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Whole World Theatre1
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REVIEWS

Glengarry Glen Ross, by David Mamet
Worthy of the set of steak knives
Friday, May 10, 2002
2.0
Whole World's first venture back into theater should have been a snap with Mamet's "Glengarry Glen Ross," but unfortunately it does not live up to earlier "Whole World" stage productions like "Four Dogs and A Bone" and "The House of Yes." Glengarry is a perfect choice for the hip and irreverant theater, but the production fails to do the script justice. It is enjoyable at times, mainly when Patrick Wood, Dunning Silliman, and Jim Sligh are on stage. These three are the only ones to get the cadence of Mamet's language. Shay Coleman, as Roma, comes around in the Second Act, but unfortunately his Act I seduction scene is so far off base that it almost ruined the entire experience for me.

On the whole the production is highly uneven. In the first scene I would have been asleep if it weren't for the subtle reactions of Williamson (played by Sligh). Sligh proves that acting can be as much about reacting as anything else. Kudos to Sligh for carrying the opening scene just by listening, too bad that Levene (played by David Skoke) couldn't join him. Someone should tell Skoke that this is Mamet, it should start with a bang not an annoyance. Truth be told, I never could get behind Levene and that's a huge problem. I never bought it that he was down on his luck, because I never believed he could have been a success. Unfortunatley, he plays it a little too whiny and pathetic to keep our interest.

Finally, along comes scene 2 with Silliman and Wood nailing the nuances of the male relationship. Suddenly the show resembles Mamet. Wood's is a natural stand out with his portrayal of Moss. When these two characters started speaking, I wanted to jump up and shout "Finally, someone's speaking Mamet!" Wood's does an even better turn by flaunting his masculinity in our faces and reminding us that the male ego is at stake here. This is about competition, succcess, and winning and these two actors understand that.

Alas, though our spell is broken when Roma appears in the next scene speaking some other language entirely. Admittedly, this is the hardest scene in the entire play and it's evident that Coleman does not have enough experience or sophistication to know how to seduce us with language. Too bad really, this is where the poetry of the play resides and without it the grit and anger take on too much power.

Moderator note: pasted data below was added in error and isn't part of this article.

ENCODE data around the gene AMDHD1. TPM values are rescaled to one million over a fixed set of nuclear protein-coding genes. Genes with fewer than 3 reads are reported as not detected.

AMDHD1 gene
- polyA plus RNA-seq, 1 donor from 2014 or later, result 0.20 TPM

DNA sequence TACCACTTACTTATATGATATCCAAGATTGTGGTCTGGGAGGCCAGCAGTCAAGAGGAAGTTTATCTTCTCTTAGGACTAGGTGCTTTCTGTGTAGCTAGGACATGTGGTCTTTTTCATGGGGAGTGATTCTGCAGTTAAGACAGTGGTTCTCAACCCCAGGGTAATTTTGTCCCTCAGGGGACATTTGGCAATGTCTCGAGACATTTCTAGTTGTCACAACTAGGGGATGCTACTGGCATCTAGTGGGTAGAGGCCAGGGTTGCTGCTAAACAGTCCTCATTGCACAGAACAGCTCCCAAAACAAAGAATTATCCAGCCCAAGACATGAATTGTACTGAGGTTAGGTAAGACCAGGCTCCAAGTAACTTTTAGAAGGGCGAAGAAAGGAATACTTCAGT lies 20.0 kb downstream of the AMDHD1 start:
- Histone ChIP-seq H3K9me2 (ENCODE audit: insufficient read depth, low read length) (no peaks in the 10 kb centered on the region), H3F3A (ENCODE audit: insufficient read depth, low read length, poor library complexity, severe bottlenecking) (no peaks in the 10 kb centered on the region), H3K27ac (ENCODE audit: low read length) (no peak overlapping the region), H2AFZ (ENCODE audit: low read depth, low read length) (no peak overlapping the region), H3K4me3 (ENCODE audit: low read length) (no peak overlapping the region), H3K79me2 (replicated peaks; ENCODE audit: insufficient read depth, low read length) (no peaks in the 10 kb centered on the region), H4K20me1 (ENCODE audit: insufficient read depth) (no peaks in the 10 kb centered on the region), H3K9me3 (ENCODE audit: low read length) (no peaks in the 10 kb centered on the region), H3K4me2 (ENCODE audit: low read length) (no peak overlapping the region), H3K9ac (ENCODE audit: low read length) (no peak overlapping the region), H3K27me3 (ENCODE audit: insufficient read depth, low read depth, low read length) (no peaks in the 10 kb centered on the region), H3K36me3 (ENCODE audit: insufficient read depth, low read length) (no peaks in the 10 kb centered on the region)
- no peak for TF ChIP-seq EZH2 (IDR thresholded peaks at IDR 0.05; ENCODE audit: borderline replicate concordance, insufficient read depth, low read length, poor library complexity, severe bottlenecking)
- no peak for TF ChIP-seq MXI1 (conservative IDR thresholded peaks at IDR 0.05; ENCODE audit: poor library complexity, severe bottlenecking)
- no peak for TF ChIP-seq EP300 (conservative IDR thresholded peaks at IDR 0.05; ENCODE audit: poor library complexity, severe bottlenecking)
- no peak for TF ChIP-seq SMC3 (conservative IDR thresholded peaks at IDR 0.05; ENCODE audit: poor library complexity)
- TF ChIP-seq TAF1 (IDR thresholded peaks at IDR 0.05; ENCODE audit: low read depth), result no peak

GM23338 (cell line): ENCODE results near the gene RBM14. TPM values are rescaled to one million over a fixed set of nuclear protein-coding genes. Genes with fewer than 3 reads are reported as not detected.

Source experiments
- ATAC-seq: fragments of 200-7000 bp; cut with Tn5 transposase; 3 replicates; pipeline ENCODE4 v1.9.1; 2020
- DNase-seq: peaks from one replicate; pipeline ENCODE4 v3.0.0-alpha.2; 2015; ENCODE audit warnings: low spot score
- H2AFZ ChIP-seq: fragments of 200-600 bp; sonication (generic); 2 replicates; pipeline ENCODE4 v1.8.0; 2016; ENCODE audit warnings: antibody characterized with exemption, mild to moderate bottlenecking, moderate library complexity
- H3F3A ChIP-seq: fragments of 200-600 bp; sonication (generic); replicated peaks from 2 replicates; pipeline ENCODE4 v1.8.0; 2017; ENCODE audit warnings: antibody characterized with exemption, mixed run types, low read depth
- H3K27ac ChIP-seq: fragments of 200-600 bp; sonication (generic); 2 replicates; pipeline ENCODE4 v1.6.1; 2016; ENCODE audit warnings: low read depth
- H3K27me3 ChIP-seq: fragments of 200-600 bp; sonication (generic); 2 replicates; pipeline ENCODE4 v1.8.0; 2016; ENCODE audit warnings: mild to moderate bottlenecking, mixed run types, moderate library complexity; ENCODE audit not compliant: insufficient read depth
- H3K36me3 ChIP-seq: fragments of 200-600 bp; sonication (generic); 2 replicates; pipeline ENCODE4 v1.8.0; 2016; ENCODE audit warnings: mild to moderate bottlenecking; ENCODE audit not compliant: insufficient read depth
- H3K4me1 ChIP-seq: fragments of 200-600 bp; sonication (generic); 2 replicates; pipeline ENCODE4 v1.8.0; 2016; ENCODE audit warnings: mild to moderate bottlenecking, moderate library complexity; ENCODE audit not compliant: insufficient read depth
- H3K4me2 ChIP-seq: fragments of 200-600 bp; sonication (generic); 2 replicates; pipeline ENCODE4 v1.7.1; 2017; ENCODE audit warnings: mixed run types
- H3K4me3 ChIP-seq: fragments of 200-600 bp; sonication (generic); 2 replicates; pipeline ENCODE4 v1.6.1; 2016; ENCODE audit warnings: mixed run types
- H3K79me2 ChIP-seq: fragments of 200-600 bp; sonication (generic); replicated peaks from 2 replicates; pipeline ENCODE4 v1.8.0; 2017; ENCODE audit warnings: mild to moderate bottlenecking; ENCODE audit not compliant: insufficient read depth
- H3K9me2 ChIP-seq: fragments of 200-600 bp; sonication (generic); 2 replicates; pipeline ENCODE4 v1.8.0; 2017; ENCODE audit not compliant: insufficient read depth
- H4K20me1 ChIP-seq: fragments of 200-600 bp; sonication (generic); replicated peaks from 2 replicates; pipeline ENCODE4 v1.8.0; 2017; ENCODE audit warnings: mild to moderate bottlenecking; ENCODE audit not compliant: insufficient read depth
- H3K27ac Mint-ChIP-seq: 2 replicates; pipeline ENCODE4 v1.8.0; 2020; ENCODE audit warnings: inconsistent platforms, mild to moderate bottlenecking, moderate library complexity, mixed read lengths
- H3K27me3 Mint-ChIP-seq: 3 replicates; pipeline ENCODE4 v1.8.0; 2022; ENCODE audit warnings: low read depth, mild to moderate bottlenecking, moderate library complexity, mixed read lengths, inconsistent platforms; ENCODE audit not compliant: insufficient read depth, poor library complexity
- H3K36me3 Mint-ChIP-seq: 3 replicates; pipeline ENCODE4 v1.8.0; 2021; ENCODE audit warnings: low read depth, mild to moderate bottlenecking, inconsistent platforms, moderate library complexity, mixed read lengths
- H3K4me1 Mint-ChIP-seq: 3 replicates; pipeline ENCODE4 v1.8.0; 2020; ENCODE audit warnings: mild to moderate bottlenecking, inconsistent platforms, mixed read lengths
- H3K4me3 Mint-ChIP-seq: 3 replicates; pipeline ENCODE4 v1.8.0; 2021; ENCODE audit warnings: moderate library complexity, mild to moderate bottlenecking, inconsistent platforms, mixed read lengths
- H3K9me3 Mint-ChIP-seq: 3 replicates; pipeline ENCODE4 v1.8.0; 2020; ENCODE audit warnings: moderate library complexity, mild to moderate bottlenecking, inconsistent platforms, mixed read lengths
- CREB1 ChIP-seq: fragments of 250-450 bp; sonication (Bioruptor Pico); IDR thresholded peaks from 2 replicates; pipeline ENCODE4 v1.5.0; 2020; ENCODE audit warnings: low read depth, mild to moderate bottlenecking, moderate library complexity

Act 2 was better and seemed like a more typical interpretation of Mamet. The characters seemed to have a much better hold on the rhythm, but with nothing too excpetional too overcome the damage already done.

Maybe Act II, like Act I, Scene 2 worked better because the characters were actually allowed to move around a bit. In Act I there were entire scenes involving no blocking whatsoever. Maybe the director, Andreas, wanted the actors to looked trapped behind the desks and restaurant tables, but for the audience it was frustrating. First of all the furniture is so heavy and cumbersome that I'm surprised the actors can be seen at all. Secondly, unless you have spectacular chemistry or excellent reactions (like Sligh's in scene 1) then sitting still for half an hour only makes the audience want to squirm. In retrospect, it seemed that once the characters were able to move out from behind the massive desk furniture, they suddently became less wooden, more fluid, and a lot more interesting.

The space, though small, could have been used a little better and the set toned down a bit so that the lights hitting stark white did not blind the audience.
On the whole, the show isn't bad and any Mamet is better than no Mamet. If only all of them had been as good as Wood and Sligh, then we would have seen how mesmerizing Mamet can be. As it stands if this were a contest then they'd miss out on the Cadillac and win the set of steak knives. Not a total loss, but not a landslide either.
Let's just say if first prize is a Caddilac then this production might merit the set of steak knives.

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